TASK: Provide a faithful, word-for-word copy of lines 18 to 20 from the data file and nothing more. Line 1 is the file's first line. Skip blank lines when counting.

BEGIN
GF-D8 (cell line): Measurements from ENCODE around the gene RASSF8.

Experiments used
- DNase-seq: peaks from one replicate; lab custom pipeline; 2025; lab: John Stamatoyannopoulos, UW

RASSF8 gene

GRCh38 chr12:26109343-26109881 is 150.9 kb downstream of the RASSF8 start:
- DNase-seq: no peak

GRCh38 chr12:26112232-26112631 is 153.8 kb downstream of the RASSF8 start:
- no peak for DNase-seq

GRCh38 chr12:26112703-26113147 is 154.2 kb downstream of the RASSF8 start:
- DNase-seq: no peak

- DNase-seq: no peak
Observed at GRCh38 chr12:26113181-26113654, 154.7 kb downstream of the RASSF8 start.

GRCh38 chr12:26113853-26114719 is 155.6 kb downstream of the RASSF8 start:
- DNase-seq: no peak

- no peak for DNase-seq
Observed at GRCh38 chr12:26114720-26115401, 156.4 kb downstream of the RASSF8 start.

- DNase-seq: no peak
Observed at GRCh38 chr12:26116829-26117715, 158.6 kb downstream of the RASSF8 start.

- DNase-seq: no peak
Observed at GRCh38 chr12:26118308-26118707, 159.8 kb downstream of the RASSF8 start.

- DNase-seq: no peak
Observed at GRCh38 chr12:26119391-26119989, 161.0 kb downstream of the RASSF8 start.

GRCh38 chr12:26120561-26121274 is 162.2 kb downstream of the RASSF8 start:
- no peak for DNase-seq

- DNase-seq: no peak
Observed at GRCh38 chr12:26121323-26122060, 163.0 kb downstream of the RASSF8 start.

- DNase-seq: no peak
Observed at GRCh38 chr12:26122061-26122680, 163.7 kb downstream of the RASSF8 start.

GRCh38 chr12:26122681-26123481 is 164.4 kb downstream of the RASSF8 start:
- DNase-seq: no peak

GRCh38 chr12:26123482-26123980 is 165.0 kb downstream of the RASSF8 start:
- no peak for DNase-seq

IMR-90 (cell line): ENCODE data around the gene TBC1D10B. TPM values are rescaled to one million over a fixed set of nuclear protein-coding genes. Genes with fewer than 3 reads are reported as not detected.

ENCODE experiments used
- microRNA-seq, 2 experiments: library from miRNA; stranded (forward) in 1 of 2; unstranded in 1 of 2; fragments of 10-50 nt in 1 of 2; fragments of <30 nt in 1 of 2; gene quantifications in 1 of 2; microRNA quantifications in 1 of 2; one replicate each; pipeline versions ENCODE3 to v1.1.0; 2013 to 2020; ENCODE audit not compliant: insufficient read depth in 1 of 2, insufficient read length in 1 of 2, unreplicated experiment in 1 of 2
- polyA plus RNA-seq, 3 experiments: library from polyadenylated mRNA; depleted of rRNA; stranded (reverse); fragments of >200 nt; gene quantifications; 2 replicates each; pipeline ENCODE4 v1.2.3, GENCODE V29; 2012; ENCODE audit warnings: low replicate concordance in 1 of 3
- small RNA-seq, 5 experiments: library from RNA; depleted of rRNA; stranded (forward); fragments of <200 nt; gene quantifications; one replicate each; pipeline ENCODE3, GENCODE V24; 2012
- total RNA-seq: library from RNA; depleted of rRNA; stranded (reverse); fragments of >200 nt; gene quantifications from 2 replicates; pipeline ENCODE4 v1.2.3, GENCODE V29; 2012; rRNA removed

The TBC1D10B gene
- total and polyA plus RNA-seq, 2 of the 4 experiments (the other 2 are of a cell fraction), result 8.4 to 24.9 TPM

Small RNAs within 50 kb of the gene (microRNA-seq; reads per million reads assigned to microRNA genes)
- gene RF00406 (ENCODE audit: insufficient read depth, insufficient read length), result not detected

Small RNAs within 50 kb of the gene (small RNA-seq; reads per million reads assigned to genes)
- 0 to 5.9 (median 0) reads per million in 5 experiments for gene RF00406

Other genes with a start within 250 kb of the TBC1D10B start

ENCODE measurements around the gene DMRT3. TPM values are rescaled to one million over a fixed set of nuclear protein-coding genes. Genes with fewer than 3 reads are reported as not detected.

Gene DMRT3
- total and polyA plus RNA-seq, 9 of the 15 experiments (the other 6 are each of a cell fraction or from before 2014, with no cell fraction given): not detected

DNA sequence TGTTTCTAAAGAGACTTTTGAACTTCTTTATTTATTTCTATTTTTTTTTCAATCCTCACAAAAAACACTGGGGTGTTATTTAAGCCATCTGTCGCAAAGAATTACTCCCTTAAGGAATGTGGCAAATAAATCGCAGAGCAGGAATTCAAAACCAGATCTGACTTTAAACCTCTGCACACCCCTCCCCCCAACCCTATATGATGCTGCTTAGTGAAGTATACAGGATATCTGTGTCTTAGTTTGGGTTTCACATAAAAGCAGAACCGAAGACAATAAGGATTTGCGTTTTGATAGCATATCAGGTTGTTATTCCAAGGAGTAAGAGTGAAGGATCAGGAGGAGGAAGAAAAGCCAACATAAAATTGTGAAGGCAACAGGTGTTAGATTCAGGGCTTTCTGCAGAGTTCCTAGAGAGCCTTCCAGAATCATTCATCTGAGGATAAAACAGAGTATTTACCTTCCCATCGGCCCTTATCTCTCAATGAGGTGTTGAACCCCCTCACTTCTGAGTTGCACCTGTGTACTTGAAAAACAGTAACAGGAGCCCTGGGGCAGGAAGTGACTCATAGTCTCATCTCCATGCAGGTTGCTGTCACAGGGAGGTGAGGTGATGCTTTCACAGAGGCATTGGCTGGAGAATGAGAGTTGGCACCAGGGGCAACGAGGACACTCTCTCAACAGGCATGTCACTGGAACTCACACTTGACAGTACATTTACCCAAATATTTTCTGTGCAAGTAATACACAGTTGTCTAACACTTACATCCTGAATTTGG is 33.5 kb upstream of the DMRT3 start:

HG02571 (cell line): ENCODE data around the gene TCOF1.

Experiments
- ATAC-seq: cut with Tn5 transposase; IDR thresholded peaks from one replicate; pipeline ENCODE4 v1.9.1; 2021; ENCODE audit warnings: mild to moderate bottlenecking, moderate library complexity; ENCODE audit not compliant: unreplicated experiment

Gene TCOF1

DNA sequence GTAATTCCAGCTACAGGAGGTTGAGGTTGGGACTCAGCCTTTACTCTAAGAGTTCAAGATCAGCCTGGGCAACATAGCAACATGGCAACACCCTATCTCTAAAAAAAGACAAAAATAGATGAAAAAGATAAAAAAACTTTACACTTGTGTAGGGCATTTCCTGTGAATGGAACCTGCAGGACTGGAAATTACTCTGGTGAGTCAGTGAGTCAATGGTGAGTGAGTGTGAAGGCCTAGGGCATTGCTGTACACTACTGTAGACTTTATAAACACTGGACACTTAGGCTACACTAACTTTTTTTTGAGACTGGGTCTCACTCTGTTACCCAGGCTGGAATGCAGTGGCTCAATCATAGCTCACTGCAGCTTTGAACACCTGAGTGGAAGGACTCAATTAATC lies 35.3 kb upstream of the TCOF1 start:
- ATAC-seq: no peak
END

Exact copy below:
Observed at GRCh38 chr12:26116829-26117715, 158.6 kb downstream of the RASSF8 start.

- DNase-seq: no peak
Observed at GRCh38 chr12:26118308-26118707, 159.8 kb downstream of the RASSF8 start.